These and other experiences have caused me to have a deep distrust for the police, and I have absolutely no expectation they will be of any help in an emergency. I would be much more likely to phone a friend than phone the police.

And do I even need mention Lucie Blackman, Carita Ridgway and Lindsay Hawker? How many more deaths will it take before this gets the attention it deserves?


Amazing place for brown women

I’ve been living in a fairly rural part of Japan and it’s incredibly safe. I’ve never been harassed in any way. I’ve walked to the train station super late and really early in the morning while it’s still dark and I’ve felt safe. The Japanese people I’ve met across Japan have been incredibly helpful and I’ve felt very safe travelling alone, even in Osaka and Tokyo.

While in your article you seen to have conflated “white” with “foreign,” I think the way white women are treated is different from the way other women are treated. While foreign, I’m not white, and I do feel safer because I think I am not seen in as sexualised a way as white women are here.

I think that Japan is an amazing place for brown women like me. I lived in a similarly rural area of the U.K. for years and the level of racism I faced there was far higher and far more aggressive than the level of racism I face here.


Stats reflect reluctance to report

Here’s the thing: If women are discouraged from reporting sexual violence and related crimes, and the police are reluctant to follow up on the cases that do get reported, you end up with statistically very low crime rates that don’t reflect women’s lived reality. This study is pretty old now, but little has changed:

“The true prevalence of rape is not markedly lower than that of other countries, but the number of cases reported in official statistics is extremely low. For example, in the USA it is estimated that 14.8 percent of women are raped during their lifetime, and 96 252 (39.3/100 000) offences were reported to law-enforcement agencies in 1996. The percent of victimisation in the USA is thus only less than twice that in Japan, but the number of reported cases in the USA amounts to 30 times those in Japan. In 1999, the Office for Gender Equality of the Prime Minister’s Office did a nationwide survey of 3405 people, which showed that 6.8 percent of the 1773 women had experienced ‘physically forcible sexual relations.’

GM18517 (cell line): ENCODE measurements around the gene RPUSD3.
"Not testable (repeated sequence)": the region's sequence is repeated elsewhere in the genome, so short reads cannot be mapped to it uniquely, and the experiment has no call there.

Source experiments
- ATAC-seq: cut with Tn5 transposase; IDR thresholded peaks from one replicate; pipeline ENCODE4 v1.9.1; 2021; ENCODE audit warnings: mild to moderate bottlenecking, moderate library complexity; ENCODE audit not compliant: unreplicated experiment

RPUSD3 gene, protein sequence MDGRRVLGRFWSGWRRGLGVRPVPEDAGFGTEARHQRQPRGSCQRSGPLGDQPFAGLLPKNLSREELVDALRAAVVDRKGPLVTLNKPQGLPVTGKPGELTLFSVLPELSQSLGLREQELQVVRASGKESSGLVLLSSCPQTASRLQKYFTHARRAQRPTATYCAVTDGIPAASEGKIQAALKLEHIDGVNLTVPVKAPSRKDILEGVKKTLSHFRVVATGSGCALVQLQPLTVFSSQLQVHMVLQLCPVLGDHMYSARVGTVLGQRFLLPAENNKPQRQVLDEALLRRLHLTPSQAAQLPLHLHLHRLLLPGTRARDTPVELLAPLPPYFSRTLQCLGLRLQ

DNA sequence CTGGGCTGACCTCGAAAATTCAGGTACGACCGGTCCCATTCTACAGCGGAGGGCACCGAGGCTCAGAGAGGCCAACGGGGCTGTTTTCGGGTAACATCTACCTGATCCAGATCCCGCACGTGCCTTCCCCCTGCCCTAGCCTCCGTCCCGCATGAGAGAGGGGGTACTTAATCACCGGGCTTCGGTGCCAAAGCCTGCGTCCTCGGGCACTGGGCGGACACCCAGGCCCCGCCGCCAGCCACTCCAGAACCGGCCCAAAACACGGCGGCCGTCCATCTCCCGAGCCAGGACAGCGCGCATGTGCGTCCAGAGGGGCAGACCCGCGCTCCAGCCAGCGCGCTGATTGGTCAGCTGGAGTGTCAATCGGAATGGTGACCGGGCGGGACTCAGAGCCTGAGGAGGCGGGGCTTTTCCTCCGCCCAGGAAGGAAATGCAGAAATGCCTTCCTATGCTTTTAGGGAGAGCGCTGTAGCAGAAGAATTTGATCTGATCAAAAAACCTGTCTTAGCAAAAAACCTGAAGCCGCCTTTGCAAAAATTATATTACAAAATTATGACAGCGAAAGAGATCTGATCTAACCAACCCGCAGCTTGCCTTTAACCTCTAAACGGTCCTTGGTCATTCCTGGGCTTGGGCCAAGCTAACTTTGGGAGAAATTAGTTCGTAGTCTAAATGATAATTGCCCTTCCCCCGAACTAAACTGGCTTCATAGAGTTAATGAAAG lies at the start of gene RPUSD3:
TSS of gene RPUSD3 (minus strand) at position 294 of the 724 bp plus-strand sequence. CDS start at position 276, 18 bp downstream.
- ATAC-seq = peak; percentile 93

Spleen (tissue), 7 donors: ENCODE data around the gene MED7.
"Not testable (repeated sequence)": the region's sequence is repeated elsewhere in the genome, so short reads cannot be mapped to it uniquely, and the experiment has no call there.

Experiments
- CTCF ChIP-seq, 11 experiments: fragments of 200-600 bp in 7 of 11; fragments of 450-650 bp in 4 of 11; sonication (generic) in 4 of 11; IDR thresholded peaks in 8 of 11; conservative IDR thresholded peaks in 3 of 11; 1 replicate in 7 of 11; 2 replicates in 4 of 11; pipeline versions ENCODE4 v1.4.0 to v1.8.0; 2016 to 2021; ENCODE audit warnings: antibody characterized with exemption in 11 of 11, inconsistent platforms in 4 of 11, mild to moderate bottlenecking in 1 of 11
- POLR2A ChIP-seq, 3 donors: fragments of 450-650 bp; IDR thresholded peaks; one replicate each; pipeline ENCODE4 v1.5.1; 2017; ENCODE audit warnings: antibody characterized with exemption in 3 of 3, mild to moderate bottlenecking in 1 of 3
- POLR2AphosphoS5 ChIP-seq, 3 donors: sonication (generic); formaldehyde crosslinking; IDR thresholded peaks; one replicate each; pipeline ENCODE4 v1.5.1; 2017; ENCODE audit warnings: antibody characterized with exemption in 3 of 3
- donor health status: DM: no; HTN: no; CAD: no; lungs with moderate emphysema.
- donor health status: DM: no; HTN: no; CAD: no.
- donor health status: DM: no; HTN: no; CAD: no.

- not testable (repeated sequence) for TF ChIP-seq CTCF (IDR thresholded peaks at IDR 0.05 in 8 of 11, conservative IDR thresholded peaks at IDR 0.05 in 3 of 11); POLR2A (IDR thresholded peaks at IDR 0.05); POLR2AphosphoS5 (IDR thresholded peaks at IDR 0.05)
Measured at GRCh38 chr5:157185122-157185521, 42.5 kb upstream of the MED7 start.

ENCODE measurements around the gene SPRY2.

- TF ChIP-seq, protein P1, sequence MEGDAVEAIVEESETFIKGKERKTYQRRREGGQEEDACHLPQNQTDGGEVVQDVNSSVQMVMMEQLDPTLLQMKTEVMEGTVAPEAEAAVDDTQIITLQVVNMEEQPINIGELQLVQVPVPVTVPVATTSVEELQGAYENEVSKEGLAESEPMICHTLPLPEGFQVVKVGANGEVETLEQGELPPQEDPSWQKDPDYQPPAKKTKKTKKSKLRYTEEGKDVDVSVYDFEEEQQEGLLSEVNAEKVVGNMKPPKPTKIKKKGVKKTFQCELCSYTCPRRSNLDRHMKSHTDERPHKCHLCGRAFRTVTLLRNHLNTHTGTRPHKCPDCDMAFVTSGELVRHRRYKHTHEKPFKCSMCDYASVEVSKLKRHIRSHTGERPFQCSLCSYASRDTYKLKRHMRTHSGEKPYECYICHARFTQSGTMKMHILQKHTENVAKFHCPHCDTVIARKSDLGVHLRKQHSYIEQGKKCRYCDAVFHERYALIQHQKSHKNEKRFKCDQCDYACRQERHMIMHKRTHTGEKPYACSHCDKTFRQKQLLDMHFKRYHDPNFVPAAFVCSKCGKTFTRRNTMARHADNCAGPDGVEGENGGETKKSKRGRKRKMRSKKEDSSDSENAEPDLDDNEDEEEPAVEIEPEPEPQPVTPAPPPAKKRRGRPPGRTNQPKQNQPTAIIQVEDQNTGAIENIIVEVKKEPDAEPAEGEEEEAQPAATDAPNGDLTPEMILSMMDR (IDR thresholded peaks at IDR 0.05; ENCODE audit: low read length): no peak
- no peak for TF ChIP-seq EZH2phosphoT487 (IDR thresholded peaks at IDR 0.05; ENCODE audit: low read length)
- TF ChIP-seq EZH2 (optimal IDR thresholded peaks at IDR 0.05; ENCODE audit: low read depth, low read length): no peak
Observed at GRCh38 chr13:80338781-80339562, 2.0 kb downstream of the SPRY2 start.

“In clinical practice, we often encounter rape victims with severe post-traumatic stress disorder who have neither reported the assault to the police nor sought treatment in the mainstream health-care system. But, another important factor is that victims are generally portrayed as being nonassertive, passive and patient. In particular, Japanese society is only mildly tolerant of female victims who react with anger and aggression towards their assailants or who assert and articulate their rights.

“The number of legal cases related to sexual assault is rapidly increasing but it remains a small number compared with the true extent of crimes committed. By contrast, attributes such as self-blame, tolerance, and suppression of feelings are praised. It follows that, if recovery from trauma is defined as the re-acquisition of self-esteem and self-control, a societal attitude that runs contrary to this process will hinder victims’ recovery.

“Thus, although improvement in the clinical management of victims’ physical injuries is necessary, a more urgent and important task in Japan is teaching specialists in the support services about the psychological needs of victims.” (“Cultural Aspects of Violence Against Women In Japan,” Takako Konishi, The Lancet, 2000)


Actors versus observers

Japan has its share of perverts and people who behave in outrageous ways, and that part only mildly disgusts me. I mean, that can happen anywhere. The part that makes me furious though, is the part that says people just looked on and did nothing to help her. That doesn’t happen everywhere. That is something that we should know is wrong.